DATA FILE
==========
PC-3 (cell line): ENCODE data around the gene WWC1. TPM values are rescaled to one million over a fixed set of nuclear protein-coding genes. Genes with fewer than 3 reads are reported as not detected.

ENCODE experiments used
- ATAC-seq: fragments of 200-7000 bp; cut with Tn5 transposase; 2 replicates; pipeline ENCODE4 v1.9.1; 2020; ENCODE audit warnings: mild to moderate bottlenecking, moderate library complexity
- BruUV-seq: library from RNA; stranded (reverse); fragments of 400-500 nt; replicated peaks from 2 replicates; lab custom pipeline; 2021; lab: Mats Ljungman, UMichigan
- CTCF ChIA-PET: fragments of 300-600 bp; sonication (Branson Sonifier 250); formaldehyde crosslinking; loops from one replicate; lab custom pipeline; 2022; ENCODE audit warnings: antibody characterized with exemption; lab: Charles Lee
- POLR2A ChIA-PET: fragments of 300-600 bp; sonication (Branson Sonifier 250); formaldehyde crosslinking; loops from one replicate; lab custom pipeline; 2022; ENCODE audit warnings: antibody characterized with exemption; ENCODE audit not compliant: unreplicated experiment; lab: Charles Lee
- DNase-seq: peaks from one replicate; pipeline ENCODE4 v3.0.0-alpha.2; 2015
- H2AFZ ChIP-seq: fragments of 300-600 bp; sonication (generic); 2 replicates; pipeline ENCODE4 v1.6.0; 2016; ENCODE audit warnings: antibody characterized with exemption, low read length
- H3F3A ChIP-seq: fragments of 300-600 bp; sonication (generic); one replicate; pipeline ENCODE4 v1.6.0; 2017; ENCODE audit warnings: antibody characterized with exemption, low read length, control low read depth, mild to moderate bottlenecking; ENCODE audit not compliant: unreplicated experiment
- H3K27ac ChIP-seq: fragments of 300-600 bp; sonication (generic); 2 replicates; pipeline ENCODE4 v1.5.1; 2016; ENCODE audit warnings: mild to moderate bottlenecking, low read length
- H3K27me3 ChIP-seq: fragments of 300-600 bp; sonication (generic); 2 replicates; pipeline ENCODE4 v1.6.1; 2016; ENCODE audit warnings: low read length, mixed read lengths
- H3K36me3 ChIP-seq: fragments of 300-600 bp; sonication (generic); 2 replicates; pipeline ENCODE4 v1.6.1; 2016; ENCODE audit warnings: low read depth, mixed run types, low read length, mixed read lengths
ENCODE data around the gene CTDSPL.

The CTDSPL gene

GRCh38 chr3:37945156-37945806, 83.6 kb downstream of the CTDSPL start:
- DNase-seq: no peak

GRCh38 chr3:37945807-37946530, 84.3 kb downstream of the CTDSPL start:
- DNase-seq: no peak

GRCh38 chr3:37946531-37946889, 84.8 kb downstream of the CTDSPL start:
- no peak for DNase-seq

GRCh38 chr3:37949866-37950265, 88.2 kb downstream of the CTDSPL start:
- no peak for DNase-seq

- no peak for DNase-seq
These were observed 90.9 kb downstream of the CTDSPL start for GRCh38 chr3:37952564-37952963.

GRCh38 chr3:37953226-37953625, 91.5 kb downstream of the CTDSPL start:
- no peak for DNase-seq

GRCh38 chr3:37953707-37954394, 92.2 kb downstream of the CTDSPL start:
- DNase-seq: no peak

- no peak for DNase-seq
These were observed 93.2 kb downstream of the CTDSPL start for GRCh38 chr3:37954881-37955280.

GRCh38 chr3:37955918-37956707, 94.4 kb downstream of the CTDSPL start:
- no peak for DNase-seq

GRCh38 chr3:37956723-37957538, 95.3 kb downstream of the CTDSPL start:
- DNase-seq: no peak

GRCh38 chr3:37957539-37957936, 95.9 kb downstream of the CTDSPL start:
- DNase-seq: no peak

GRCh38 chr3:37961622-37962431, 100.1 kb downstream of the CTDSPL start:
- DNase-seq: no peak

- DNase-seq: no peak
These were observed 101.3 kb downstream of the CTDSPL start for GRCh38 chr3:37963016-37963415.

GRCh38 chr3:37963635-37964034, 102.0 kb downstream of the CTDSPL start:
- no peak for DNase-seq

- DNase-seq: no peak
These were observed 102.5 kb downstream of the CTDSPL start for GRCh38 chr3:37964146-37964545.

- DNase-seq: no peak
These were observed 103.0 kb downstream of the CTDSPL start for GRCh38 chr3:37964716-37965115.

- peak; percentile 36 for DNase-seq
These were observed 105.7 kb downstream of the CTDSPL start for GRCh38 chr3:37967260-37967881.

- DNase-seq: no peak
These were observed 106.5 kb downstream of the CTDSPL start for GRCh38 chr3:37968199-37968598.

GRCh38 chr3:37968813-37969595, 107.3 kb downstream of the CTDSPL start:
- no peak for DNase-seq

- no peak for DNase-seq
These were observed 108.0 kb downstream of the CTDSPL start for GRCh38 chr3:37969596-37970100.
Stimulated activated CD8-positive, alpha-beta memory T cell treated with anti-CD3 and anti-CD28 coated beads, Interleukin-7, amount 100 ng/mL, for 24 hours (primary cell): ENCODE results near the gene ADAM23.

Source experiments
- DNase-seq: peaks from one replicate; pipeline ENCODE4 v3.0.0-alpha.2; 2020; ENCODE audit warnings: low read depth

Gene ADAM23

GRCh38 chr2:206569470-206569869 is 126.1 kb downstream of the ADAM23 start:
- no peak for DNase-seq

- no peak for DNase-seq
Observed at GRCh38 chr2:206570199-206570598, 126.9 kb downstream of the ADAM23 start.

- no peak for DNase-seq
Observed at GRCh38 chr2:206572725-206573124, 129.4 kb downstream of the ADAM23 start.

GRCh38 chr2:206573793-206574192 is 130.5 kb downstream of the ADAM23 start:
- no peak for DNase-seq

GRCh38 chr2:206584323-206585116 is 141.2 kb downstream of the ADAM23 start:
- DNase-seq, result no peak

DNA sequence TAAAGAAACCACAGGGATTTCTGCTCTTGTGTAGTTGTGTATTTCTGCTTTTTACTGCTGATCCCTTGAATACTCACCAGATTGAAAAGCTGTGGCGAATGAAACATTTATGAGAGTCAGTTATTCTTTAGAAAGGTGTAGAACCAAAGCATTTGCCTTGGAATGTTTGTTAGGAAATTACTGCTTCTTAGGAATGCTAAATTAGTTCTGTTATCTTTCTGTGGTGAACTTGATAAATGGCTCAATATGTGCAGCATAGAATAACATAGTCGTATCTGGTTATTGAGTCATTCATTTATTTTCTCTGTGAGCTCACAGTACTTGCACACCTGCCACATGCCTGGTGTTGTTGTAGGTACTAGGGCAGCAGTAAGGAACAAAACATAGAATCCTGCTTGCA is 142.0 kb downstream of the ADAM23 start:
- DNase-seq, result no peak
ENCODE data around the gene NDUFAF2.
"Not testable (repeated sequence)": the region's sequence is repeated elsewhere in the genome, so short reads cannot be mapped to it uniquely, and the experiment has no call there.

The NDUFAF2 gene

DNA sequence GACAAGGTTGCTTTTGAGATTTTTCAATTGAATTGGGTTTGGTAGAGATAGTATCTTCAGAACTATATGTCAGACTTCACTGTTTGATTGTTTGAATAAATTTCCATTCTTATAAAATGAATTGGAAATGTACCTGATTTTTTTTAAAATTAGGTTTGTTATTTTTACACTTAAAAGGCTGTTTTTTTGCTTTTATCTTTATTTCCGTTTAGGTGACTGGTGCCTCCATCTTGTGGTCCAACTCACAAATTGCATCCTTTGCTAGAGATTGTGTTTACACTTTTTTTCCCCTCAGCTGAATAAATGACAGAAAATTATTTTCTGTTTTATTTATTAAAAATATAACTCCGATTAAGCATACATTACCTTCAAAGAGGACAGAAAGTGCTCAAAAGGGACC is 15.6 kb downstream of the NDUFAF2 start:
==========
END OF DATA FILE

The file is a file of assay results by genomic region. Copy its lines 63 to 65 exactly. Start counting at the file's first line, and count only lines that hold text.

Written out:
- no peak for DNase-seq
Observed at GRCh38 chr2:206572725-206573124, 129.4 kb downstream of the ADAM23 start.

GRCh38 chr2:206573793-206574192 is 130.5 kb downstream of the ADAM23 start: